The purpose of a preliminary proposal is to enable the NCIS to initially assess the viability of your proposed research and to provide useful feedback to you. Accordingly, proposals should include sufficient broad content to assess whether:

  • The research proposed is worthwhile for the level of the degree you wish to undertake; there are big differences between the kind of contribution required of research and word length for a shorter MPhil thesis, than say for a longer PhD thesis (e.g., a PhD is a substantial piece of research that shows evidence of advanced knowledge, with mastery of appropriate methodological techniques and theoretical interpretation, and makes an original contribution to the field).
  • The scope of the research is suited to the level of the degree; clearly the breadth and depth of research expected, and the length of the written thesis, will be different for MPhil and PhD theses.
  • The methods proposed to complete the research are appropriate.
  • It will be possible for the HDR scholar to access the resources needed to complete the research, to conduct interviews proposed, to carry out field research etc.
  • The proposed research is feasible in terms of time available to complete the degree.

These matters will be taken into account in assessing proposals, so bear them in mind.

There is no single ‘right’ way to write up a thesis proposal. Much depends on your topic and research approach. But there are some components that they all share in common, which are set out below and can be adapted to suit your project.

Professional Development Course

Introduction to Repatriation: Principles, practice and policies

This intensive five-day program is a professional development short course hosted by Traditional Owners in collaboration with partners on the Australian Research Council Linkage Project: 'Return, Reconcile, Renew: understanding the history, effects and opportunities of repatriation and building an evidence base for the future.'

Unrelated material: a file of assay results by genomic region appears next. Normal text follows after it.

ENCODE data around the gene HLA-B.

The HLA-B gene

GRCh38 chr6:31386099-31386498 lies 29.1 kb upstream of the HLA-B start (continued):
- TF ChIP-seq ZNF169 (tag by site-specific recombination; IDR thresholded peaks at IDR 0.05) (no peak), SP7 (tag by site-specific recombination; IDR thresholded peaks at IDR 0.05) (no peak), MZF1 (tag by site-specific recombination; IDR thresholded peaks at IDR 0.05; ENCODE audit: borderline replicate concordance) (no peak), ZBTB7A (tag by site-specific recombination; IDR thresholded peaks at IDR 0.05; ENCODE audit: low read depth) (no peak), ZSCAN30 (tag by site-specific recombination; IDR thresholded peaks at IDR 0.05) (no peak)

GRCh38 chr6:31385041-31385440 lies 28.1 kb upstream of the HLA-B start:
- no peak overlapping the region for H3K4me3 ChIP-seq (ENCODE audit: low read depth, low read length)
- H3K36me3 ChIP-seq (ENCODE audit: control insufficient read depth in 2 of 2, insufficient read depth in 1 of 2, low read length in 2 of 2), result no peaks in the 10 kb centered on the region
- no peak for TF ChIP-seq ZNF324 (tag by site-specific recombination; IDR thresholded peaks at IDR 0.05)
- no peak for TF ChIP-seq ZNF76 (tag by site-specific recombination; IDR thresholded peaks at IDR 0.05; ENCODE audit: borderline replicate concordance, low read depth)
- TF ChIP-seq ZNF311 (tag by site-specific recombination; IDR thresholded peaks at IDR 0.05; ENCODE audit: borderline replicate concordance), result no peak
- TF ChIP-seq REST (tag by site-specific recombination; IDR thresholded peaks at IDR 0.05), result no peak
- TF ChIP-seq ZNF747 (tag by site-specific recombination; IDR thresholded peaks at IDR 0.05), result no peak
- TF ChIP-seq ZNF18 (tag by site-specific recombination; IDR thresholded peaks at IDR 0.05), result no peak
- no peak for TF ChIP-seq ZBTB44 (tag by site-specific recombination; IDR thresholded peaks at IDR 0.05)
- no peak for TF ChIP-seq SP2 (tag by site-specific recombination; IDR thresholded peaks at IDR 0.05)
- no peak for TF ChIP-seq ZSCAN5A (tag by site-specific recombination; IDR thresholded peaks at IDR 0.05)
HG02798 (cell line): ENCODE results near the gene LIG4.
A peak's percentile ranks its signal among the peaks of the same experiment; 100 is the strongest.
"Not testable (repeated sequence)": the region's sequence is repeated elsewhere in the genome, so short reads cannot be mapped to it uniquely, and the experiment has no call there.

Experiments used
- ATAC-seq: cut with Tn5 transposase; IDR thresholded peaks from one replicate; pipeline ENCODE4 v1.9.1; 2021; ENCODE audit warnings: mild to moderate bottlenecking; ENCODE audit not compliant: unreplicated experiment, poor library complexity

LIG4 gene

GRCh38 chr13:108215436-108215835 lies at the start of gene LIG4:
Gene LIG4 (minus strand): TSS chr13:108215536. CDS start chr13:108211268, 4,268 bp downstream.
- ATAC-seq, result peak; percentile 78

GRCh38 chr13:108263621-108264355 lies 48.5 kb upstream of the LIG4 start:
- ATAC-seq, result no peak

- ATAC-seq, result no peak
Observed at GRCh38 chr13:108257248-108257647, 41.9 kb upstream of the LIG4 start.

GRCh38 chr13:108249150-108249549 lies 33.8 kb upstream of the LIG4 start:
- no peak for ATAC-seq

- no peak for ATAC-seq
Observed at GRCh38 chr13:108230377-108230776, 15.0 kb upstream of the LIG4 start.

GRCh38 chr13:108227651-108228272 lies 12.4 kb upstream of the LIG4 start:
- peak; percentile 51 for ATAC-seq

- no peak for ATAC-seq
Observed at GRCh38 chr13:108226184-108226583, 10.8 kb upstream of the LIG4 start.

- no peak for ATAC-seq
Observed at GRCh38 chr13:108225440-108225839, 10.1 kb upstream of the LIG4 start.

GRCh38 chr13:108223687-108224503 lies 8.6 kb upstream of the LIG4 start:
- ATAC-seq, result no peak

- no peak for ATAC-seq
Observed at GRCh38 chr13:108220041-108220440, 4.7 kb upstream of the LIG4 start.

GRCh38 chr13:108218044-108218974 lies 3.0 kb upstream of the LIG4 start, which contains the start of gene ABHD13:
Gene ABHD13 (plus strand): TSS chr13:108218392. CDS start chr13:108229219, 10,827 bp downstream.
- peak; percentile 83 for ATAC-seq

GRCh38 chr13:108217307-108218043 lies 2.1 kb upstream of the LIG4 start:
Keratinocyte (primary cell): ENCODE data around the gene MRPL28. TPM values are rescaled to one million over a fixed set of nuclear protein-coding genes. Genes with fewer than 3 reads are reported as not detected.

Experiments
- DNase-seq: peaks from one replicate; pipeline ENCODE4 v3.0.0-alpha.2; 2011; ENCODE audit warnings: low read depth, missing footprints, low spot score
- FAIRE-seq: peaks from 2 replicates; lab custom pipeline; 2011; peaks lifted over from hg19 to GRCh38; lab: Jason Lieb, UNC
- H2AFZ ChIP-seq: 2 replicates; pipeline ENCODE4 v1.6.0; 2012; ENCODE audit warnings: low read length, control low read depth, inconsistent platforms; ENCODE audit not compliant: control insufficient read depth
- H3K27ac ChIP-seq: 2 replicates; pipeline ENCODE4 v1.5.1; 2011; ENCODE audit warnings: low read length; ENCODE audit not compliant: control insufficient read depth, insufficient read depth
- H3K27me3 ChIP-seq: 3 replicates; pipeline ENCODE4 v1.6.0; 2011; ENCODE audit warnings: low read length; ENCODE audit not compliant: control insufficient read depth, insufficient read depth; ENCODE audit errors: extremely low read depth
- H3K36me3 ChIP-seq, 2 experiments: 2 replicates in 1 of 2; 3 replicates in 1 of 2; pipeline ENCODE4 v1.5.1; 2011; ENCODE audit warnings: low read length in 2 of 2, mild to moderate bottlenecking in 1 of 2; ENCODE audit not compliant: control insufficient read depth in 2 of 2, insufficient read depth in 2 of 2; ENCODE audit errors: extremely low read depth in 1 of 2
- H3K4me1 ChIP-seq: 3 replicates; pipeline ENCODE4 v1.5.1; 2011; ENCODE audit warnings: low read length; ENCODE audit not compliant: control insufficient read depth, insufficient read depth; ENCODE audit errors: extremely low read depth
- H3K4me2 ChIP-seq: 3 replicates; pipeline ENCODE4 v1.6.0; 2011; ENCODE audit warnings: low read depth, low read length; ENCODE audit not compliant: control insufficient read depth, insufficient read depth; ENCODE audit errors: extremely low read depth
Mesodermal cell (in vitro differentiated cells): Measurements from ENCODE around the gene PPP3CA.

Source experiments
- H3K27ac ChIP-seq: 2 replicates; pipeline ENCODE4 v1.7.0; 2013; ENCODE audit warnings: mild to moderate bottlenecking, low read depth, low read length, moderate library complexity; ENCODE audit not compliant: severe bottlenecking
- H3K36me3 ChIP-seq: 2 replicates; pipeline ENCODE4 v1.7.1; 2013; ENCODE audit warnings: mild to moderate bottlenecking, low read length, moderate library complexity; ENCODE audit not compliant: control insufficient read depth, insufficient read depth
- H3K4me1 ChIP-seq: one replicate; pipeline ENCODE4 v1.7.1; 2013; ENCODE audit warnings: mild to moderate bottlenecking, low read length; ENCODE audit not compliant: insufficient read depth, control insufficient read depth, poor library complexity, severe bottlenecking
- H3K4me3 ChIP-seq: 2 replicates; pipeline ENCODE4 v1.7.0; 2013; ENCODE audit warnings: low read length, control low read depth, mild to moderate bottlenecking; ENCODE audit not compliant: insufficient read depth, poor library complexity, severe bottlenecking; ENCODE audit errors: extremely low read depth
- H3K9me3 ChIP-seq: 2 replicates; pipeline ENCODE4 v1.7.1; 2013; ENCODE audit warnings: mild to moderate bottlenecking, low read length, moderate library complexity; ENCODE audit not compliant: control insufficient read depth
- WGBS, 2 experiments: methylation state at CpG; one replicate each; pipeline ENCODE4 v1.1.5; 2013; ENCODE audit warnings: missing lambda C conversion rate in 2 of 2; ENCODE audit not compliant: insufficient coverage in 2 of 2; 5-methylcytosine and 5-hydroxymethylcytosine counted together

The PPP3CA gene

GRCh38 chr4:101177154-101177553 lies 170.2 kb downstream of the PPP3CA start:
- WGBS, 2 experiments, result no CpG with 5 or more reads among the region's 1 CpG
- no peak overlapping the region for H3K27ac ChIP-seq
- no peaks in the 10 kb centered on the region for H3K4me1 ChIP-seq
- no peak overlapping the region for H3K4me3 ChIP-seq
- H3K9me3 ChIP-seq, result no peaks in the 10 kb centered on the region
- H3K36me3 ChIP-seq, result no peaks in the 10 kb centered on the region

The course is delivered on country and hosted by one of the three community project partners. Speakers include Indigenous and non-Indigenous experts on repatriation from Australia and overseas.

In 2015 the course was held on Ngarrindjeri country South of Adelaide, hosted by the Ngarrindjeri Regional Authority. In 2018 the course was held in Broome and Fitzroy Crossing and hosted by the Kimberley Aboriginal Law and Culture Centre (KALACC). The 2019 course is likely to return to Ngarrindjeri Country, but venue is TBC. .

» read more about the 2019 course

ANU undergraduate research interns and honours students

Although NCIS does not run an undergraduate program or a Masters degree by coursework, we can provide co-supervision for

Please talk to your course convenor and an NCIS staff member in your research area to discuss possibilities.

Information about undergraduate program or a Masters by coursework at ANU is available on the Study at ANU website. For information about ANU support in undergraduate studies for Aboriginal and Torres Strait Islander students, please contact the Tjabal Indigenous Higher Education Centre.

Updated:  2 May 2019/ Responsible Officer:  NCIS Project Coordinator/ Page Contact:  NCIS Administrative Officer